Assistant Professor Julia Kubanek and her colleagues at the Scripps Institution of Oceanography have investigated a seaweed called Lobophora variegata (see below) and discovered it has a strong antifungal potency and potentially some cancer-fighting power.
Georgia Tech Photo: Caroline Joe
Close-up of a seaweed called Lobophora variegata being studied for its strong antifungal potency and potential cancer-fighting power.
Scientists have discovered that seaweeds defend themselves from specific pathogens with naturally occurring antibiotics. The finding helps explain why some seaweeds, sponges and corals appear to avoid most infections by fungi and bacteria, according to a study published May 19 in the Proceedings of the National Academy of Sciences.
“Seaweeds live in constant contact with potentially dangerous microbes, and they have apparently evolved a chemical defense to help resist disease,” said lead author Julia Kubanek, an assistant professor of biology and chemistry at the Georgia Institute of Technology in Atlanta. “These plants have a really effective way of defending themselves.”
Few studies have addressed disease resistance in seaweeds, and seaweed diseases are little understood, except for species that are commercially important – for example, the seaweed used for sushi. This study’s report of isolating a potent antifungal compound contained in the common seaweed species Lobophora variegata reveals an unusual chemical structure not seen before in plants.
More genes are active in high-performance maize
19.01.2018 | Rheinische Friedrich-Wilhelms-Universität Bonn
How plants see light
19.01.2018 | Albert-Ludwigs-Universität Freiburg im Breisgau
On the way to an intelligent laboratory, physicists from Innsbruck and Vienna present an artificial agent that autonomously designs quantum experiments. In initial experiments, the system has independently (re)discovered experimental techniques that are nowadays standard in modern quantum optical laboratories. This shows how machines could play a more creative role in research in the future.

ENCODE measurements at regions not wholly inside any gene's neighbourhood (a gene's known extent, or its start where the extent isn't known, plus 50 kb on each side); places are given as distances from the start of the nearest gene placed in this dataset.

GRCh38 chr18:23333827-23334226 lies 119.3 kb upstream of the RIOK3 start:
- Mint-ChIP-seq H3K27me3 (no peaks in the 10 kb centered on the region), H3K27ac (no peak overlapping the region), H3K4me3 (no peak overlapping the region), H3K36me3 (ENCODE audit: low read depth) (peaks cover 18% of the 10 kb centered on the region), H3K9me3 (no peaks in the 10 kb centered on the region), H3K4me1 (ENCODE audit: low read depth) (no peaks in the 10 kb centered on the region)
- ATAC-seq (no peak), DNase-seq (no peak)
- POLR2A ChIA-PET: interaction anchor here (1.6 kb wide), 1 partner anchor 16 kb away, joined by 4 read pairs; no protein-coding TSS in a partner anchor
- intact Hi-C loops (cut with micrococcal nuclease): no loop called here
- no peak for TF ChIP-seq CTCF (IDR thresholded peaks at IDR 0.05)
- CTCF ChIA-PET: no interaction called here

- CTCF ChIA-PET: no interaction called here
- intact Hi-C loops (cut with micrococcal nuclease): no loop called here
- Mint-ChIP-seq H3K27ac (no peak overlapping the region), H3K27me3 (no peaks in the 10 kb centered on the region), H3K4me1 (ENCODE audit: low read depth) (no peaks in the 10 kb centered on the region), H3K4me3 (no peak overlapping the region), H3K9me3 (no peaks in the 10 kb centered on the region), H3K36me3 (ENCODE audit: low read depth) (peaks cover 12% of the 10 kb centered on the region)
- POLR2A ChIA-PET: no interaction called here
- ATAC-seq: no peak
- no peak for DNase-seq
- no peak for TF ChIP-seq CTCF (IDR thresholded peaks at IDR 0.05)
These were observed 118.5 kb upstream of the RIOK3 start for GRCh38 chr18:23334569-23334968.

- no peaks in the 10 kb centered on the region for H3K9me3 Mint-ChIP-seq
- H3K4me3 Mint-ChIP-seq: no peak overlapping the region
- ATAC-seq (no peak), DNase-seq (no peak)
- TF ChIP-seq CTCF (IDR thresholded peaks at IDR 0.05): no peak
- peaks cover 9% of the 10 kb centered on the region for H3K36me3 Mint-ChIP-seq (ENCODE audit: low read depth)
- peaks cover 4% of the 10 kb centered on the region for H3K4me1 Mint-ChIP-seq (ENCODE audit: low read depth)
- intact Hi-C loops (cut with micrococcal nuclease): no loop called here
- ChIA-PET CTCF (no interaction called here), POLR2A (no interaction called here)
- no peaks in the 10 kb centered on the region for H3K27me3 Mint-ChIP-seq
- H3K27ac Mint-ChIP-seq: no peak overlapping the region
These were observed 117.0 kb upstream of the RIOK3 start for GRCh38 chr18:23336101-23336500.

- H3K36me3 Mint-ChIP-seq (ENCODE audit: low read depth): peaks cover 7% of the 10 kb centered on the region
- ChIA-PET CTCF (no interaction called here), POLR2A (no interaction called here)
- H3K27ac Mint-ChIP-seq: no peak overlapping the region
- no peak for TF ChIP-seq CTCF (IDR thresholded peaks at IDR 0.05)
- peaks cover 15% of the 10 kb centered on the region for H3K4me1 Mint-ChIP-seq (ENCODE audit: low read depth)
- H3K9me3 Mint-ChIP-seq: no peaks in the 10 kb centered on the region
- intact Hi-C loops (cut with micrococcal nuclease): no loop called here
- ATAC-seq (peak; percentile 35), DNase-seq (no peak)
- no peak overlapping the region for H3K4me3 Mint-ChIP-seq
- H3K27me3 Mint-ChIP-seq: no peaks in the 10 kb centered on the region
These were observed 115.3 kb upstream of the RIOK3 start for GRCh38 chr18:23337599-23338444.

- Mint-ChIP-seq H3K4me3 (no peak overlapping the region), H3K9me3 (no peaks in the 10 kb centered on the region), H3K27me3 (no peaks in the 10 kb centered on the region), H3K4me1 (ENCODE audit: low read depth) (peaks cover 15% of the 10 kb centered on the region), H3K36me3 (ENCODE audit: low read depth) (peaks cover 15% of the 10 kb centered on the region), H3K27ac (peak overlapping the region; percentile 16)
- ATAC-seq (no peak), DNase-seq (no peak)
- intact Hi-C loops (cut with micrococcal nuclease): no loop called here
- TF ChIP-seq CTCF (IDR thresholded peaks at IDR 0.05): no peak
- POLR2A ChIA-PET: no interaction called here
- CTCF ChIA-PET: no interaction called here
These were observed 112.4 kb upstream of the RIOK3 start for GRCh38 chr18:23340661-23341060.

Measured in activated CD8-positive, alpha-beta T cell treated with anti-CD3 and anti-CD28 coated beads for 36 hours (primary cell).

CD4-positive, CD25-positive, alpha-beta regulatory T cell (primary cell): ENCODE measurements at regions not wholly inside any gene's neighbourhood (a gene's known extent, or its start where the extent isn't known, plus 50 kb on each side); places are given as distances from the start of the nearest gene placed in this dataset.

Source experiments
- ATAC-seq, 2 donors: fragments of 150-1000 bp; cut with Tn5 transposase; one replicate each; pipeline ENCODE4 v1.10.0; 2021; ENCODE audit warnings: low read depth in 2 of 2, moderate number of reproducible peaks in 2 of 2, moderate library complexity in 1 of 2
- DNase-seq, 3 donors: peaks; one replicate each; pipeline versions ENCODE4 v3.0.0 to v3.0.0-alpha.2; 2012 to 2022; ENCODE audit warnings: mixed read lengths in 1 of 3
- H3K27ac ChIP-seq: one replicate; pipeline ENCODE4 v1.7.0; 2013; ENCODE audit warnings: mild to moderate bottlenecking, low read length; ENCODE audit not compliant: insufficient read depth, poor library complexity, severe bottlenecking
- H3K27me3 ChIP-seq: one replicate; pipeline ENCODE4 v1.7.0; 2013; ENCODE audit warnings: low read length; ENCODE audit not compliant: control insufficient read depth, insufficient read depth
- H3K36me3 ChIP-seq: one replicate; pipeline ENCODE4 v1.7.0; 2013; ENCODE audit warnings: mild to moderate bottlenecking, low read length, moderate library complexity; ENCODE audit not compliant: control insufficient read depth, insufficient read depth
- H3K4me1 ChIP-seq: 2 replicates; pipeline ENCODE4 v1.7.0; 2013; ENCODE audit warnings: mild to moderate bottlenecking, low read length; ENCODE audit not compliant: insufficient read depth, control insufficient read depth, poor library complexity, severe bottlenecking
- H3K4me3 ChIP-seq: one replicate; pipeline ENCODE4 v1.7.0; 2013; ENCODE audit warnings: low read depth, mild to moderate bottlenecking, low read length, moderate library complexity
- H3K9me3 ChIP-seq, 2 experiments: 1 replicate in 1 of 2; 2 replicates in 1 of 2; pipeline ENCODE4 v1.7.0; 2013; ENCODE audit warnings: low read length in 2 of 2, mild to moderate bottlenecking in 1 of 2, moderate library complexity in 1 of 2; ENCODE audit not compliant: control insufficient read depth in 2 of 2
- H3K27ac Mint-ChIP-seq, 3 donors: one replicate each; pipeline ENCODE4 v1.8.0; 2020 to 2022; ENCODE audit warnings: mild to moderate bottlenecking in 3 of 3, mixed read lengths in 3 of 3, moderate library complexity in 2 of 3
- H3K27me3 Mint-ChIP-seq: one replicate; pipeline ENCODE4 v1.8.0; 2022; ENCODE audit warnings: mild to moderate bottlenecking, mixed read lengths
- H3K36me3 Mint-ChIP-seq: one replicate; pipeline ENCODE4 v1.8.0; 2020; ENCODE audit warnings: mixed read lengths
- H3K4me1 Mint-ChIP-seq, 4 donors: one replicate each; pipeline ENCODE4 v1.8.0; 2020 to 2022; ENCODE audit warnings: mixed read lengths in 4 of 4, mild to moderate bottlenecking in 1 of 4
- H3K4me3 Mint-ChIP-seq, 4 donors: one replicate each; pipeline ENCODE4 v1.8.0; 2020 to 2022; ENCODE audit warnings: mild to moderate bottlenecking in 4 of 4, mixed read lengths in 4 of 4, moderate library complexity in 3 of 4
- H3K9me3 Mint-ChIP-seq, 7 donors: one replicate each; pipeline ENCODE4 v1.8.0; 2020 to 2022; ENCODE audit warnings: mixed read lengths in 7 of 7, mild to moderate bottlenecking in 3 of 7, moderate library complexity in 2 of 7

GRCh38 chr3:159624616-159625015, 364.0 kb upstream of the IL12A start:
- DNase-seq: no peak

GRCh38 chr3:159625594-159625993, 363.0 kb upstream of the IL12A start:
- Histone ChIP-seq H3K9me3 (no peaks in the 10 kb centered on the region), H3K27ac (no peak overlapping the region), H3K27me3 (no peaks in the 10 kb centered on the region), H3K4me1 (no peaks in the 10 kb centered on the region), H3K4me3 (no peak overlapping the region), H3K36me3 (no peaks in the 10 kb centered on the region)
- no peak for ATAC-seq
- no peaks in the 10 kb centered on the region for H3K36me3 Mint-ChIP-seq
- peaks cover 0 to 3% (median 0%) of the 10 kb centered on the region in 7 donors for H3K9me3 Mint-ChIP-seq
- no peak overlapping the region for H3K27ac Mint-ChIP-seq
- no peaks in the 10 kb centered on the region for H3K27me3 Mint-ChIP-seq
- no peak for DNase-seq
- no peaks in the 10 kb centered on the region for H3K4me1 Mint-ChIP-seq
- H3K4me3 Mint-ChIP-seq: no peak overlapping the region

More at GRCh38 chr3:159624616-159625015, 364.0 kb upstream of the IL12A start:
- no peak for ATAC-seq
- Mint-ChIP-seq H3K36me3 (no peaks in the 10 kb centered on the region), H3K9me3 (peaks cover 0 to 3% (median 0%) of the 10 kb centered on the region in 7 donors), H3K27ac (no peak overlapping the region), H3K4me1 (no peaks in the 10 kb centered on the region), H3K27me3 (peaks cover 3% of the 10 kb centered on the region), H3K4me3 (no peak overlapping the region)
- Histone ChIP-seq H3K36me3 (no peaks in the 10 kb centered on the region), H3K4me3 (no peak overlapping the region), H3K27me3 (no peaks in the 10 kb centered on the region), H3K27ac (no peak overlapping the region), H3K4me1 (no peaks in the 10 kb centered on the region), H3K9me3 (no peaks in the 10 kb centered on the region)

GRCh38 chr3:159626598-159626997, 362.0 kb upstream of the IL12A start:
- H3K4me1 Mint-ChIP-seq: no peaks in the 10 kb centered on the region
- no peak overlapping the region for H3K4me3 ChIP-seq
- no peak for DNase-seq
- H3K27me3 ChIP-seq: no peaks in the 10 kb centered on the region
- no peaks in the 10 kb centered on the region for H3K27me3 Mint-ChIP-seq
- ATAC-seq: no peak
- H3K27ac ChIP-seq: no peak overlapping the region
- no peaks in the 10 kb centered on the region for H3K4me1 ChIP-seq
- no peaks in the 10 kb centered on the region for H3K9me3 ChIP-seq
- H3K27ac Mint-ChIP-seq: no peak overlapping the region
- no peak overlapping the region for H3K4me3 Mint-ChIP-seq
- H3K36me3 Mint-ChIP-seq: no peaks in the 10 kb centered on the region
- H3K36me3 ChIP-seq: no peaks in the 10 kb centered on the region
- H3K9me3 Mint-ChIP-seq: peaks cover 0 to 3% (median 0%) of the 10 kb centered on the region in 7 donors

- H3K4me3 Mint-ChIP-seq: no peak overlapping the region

We carry smartphones in our pockets, the streets are dotted with semi-autonomous cars, but in the research laboratory experiments are still being designed by...
What enables electrons to be transferred swiftly, for example during photosynthesis? An interdisciplinary team of researchers has worked out the details of how...
For the first time, scientists have precisely measured the effective electrical charge of a single molecule in solution. This fundamental insight of an SNSF Professor could also pave the way for future medical diagnostics.
Electrical charge is one of the key properties that allows molecules to interact. Life itself depends on this phenomenon: many biological processes involve...
At the JEC World Composite Show in Paris in March 2018, the Fraunhofer Institute for Laser Technology ILT will be focusing on the latest trends and innovations in laser machining of composites. Among other things, researchers at the booth shared with the Aachen Center for Integrative Lightweight Production (AZL) will demonstrate how lasers can be used for joining, structuring, cutting and drilling composite materials.
No other industry has attracted as much public attention to composite materials as the automotive industry, which along with the aerospace industry is a driver...
Scientists at Tokyo Institute of Technology (Tokyo Tech) and Tohoku University have developed high-quality GFO epitaxial films and systematically investigated their ferroelectric and ferromagnetic properties. They also demonstrated the room-temperature magnetocapacitance effects of these GFO thin films.
Multiferroic materials show magnetically driven ferroelectricity. They are attracting increasing attention because of their fascinating properties such as...
08.01.2018 | Event News
11.12.2017 | Event News
08.12.2017 | Event News
19.01.2018 | Materials Sciences
19.01.2018 | Health and Medicine
19.01.2018 | Physics and Astronomy